20th CenturyFine ArtFine Art PrintsRealismWoodcut

Harvest – Art Deco Woodblock Print by Aldo Patocchi

Farmworkers at Harvest Time

A handsome farmer sits in the shade of a tree to sharpen his scythe. By his side is a flask of wine and a straw hat. Another farmer works in a field of wheat or grain behind him.

 Art Deco Woodblock Print – signed in pencil by the artist and dated [19]34.

Condition: The engraving on Japan paper has been mounted against another sheep, and the glue that was used has yellowed slightly at the corners. This mounting was done by the artist, since his signature appears on the underlying sheet (not on the thin and delicate Japan paper used for the engraving).

Aldo Patocchi

Born July 22, 1907 in Basel - Died September 4, 1986 in Lugano

Aldo Patocchi was born in Basel and spent much of his life in Lugano in the Italian speaking region of Switzerland. He was the son of a Postal Service worker who became a union leader. Other members of his family were also active in worker's rights. He was known not only as an artist, but also as a journalist, art critic and man of culture, and also for many years Director of the art museums of Lugano.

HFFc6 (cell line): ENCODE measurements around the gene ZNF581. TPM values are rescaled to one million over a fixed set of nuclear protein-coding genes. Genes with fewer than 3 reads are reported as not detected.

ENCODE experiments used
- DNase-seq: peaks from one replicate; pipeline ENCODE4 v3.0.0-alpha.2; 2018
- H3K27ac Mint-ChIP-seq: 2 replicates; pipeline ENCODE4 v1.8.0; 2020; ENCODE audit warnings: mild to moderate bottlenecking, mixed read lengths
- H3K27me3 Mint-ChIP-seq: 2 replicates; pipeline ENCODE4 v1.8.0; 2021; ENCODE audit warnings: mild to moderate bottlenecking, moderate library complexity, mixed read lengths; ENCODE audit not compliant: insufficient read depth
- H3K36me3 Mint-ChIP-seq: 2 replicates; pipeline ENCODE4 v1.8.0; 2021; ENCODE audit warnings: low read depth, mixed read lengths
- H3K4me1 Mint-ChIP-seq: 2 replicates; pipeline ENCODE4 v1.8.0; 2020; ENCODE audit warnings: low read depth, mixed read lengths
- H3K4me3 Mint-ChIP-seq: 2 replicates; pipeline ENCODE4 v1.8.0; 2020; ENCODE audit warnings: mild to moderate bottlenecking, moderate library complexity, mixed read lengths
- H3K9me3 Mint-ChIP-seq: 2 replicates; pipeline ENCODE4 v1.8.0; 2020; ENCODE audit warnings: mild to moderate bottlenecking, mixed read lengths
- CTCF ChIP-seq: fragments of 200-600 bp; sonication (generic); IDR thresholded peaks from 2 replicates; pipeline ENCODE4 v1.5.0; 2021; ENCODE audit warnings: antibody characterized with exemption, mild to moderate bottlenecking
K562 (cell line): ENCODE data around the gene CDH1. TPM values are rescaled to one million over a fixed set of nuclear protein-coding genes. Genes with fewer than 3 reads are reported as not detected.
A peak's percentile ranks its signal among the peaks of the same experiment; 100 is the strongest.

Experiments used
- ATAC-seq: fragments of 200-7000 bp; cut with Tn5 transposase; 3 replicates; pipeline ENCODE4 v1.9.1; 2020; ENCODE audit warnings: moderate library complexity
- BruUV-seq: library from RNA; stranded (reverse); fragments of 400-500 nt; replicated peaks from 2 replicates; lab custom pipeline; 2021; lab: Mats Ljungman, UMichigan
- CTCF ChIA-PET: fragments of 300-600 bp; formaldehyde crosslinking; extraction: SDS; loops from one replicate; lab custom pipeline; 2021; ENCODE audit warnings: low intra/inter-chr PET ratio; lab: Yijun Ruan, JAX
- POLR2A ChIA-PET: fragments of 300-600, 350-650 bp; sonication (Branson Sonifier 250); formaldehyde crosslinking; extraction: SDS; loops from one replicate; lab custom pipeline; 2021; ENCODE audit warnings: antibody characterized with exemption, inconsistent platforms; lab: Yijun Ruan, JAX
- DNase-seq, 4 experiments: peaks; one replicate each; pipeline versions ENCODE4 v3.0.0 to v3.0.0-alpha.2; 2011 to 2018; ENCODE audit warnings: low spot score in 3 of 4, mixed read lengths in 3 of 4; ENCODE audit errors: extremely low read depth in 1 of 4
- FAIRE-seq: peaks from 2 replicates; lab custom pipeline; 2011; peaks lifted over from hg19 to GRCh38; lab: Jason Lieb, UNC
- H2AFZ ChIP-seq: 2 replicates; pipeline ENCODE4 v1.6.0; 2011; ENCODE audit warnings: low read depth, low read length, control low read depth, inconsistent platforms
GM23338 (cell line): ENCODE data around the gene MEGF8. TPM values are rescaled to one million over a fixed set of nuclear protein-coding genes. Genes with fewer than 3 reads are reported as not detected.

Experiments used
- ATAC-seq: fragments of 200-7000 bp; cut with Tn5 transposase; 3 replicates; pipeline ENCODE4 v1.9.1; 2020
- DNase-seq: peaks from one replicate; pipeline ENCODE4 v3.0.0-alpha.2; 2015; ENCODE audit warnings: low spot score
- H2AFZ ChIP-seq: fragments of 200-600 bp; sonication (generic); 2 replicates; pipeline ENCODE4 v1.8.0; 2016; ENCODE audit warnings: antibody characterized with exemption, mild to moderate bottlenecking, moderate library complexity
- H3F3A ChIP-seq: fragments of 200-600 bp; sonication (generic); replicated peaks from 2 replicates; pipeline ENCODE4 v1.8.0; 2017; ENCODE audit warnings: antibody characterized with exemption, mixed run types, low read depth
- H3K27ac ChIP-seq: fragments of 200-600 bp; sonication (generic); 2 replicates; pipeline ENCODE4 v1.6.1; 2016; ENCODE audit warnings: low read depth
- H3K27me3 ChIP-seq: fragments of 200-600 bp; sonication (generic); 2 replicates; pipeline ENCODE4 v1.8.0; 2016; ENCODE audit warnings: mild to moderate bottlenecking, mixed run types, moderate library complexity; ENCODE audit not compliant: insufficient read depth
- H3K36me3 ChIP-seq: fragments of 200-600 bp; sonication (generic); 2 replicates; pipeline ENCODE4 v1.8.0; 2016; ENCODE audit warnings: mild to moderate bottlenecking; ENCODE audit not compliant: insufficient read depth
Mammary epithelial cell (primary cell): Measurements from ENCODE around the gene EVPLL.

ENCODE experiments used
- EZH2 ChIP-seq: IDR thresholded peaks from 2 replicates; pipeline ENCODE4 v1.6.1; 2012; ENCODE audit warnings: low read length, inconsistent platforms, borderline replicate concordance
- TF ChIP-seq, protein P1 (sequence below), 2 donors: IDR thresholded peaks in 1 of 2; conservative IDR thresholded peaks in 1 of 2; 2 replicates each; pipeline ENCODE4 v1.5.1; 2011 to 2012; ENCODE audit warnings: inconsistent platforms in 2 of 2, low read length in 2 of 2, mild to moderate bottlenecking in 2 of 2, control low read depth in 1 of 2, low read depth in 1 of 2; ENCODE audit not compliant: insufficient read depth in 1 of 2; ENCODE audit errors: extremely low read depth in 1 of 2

Patocchi began his career as an illustator, but quickly made his name for the beauty of his wood block engravings done in a very personal style influenced by Art Nouveau. His preferred subjects were landscapes and farm life. During WWII, the Swiss Federal Council commissioned several stamp designs from him on the theme of agriculture. At the end of the war he worked with the photographer Hans Steiner on 5 additional stamps for the series "PAX."

Self-taught as a woodcut maker, he became one of the most skillful early 20th century practiioners of this medium. Patocchi was a founding member of the group Xylon, which brought together artists making woodblock prints. His work can be found in museums and collections throughout Switzerland and Italy, and during his lifetime was widely exhibited including at the Kunstmuseum de Winterthour, the Musée des Beaux-Arts du Locle, the University of Geneva, and the New York Central Library.